****
[Out of Left Field, by Kris Hui Lee -- recommended for those who like unique voices, those who like teen waffling and angst, those who like friends-to-more, and those who like girls kicking butt in boys' sports -- Sourcebooks Fire, 5/18]

(I enjoyed this overall, but I will admit that the immaturity of the MC (Marnie) annoyed me a little bit. She has great heart, and I love her fighting spirit -- but man, she really struggled to be honest with those around her (and even herself). In some ways, it felt like the author was relying a little too heavily on the trope of miscommunication (and lack of communication) to build tension too. But all in all, it's a sweet story with many positives.)

****
[The Dating Debate, by Chris Cannon -- recommended for those who like sweet teen romances, those who like feisty heroines, and those who like multi-POV tales -- Createspace, 1/18]

(I liked the characters here, and I like their unique situations. I didn't like how rigid Nina was...her bias was definitely explained and had solid reasons, but it still annoyed me that she expected West to do all the changing. West, for his part, was a more sympathetic character to me, and I thought he went above and beyond to show Nina his feelings. So it was a little uneven to me but still made for a sweet story.)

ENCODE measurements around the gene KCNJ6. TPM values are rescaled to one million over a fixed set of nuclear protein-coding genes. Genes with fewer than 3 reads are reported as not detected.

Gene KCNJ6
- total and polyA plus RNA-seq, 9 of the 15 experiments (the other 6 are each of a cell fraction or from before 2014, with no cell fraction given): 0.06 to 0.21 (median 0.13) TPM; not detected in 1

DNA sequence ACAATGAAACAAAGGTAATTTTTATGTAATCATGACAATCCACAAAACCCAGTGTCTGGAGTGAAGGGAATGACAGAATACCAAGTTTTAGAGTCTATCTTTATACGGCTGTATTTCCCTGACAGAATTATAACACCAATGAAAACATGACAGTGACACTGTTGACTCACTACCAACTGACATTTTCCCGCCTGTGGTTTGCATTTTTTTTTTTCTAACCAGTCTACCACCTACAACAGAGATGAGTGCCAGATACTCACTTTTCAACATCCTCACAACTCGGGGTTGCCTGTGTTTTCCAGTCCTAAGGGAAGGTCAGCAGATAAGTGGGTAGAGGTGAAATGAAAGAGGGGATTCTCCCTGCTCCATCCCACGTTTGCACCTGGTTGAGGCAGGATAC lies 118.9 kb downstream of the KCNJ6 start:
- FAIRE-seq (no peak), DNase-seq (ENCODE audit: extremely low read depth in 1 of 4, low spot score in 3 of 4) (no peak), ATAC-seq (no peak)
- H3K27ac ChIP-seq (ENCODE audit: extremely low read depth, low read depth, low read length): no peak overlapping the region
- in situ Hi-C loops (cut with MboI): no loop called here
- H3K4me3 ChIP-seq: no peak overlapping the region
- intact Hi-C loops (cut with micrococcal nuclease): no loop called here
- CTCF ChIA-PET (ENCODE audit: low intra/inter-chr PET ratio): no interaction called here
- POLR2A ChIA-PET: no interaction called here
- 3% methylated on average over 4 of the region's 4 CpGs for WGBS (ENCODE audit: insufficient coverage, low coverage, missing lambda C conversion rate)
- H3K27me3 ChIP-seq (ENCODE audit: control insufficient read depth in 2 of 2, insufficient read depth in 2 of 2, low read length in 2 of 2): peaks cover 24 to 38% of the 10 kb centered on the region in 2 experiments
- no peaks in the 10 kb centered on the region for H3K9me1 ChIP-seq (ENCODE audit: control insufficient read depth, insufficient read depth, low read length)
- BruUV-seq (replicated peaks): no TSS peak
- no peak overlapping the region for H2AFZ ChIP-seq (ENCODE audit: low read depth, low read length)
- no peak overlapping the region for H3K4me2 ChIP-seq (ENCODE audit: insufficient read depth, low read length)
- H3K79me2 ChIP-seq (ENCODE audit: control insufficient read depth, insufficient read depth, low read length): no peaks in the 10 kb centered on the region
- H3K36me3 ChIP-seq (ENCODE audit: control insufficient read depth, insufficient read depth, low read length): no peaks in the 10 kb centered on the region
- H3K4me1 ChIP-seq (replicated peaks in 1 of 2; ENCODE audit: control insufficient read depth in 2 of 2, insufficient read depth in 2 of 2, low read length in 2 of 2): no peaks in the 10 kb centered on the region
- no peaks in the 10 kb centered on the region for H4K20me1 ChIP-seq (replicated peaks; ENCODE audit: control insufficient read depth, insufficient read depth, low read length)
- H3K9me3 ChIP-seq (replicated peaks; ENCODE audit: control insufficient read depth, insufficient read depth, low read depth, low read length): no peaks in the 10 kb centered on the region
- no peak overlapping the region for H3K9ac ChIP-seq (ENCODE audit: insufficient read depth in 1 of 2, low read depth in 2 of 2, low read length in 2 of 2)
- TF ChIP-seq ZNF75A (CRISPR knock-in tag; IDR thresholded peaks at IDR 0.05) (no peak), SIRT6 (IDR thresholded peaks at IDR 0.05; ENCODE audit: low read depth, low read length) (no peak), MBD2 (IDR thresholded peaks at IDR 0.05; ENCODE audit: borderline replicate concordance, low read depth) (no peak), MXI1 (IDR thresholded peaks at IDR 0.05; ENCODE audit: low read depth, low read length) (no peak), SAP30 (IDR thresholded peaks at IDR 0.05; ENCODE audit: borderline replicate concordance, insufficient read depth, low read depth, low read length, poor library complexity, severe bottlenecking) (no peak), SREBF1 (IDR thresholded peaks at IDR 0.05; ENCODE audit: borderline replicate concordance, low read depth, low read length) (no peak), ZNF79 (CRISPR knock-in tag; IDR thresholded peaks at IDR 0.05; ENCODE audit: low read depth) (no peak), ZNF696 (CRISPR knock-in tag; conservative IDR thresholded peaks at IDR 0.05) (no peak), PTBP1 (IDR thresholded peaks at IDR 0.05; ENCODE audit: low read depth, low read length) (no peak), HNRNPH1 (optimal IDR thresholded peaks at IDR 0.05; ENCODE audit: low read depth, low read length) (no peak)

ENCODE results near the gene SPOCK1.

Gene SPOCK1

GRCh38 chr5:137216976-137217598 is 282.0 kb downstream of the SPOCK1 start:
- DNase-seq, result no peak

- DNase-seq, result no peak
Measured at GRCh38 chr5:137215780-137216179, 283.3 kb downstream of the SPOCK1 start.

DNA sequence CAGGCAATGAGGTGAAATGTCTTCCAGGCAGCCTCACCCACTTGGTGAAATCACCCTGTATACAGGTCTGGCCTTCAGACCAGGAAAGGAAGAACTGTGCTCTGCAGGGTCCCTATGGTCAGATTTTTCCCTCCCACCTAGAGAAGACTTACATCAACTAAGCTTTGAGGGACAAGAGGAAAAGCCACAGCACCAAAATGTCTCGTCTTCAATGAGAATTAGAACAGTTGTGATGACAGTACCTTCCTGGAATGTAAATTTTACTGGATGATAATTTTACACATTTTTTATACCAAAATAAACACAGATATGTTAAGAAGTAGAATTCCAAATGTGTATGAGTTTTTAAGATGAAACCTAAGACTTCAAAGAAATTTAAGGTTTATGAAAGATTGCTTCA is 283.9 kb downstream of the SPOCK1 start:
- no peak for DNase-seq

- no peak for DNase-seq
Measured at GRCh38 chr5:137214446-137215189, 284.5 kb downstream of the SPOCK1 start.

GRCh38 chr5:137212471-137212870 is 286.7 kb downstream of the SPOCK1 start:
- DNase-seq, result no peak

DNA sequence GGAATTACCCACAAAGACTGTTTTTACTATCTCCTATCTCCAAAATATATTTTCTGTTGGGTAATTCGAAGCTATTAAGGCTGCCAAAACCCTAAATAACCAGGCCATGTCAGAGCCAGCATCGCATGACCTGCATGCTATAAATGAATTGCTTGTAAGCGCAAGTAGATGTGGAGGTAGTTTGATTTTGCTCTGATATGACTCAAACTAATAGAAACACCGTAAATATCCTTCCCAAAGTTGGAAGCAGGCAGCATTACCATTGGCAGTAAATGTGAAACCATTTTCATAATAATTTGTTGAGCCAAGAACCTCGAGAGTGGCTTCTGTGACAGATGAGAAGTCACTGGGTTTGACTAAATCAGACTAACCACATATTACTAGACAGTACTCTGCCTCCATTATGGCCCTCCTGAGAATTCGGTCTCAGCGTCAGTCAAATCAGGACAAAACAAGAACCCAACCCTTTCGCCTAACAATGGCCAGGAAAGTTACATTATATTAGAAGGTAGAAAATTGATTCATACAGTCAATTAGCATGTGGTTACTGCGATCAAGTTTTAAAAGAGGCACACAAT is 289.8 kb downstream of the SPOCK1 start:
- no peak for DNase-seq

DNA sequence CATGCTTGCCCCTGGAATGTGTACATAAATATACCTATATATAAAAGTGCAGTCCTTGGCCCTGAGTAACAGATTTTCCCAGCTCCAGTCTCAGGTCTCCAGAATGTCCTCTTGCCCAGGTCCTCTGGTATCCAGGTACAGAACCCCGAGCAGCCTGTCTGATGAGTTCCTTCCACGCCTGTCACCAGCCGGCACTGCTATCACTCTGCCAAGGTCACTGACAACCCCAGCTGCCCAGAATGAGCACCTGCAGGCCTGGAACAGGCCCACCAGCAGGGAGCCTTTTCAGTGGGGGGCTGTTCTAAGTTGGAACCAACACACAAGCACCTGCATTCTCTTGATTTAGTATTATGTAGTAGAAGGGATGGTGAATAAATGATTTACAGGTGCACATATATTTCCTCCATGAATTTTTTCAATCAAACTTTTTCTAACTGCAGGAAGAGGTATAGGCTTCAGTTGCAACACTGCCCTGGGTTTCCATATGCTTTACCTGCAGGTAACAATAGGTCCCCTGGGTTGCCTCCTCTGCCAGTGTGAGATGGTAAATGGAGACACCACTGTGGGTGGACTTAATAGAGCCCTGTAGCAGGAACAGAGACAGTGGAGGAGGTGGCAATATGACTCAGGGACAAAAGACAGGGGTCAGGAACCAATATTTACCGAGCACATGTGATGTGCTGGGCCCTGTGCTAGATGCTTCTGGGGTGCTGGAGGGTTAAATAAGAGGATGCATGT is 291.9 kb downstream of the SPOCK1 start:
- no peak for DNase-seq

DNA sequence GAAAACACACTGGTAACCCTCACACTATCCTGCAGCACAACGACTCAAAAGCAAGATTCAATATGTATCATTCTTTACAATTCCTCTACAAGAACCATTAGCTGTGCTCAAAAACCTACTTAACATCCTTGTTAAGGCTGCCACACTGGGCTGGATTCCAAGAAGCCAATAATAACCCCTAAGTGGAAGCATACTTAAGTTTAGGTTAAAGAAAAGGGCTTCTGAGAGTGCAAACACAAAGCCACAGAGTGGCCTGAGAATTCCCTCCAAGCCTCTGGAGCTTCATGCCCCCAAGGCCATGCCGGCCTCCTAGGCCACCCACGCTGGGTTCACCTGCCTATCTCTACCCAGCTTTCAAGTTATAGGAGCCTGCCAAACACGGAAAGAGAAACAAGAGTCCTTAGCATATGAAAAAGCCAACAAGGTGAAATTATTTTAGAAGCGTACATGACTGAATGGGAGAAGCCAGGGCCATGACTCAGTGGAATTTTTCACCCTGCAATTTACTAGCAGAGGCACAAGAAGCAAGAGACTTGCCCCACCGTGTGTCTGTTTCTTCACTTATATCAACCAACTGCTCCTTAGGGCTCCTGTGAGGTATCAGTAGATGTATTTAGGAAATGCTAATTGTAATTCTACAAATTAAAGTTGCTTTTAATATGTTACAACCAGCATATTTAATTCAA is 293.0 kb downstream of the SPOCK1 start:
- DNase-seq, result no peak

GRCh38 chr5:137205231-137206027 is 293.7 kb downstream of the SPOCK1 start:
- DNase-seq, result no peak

I also re-read three mysteries (One of Us is Lying, Last Seen Leaving, and White Rabbit, all five-star reads from last year -- and I still loved each of them).
books

Book Reports (28-30)...

For those of you who happened to Google your title and ended up here, please know that one star is not a bad thing in Robin's world -- just the fact that I picked up your book and started it means that somewhere it's getting good buzz (or that your blurb was really cool).

* I didn't make it beyond the first 20 pages.
** I made it to the end, but I either skimmed or skipped large sections.
*** I might have skipped/skimmed, but I liked it and might read it again.
**** I read at least 95% of the book and it was good -- probably will be reread.
***** I read every word, and I loved it! A favorite and definite reread.

This year, I'm only going to list the stars and a brief recommendation for the type of readers I think will enjoy the book [(R) means it's a re-read; [ ] means it's an ARC].



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***
Setting the Hook, by Andrew Grey -- recommended for fans of Andrew Grey, for those who like fishing tales, and for those who like male/male romance -- Dreamspinner Press, 5/17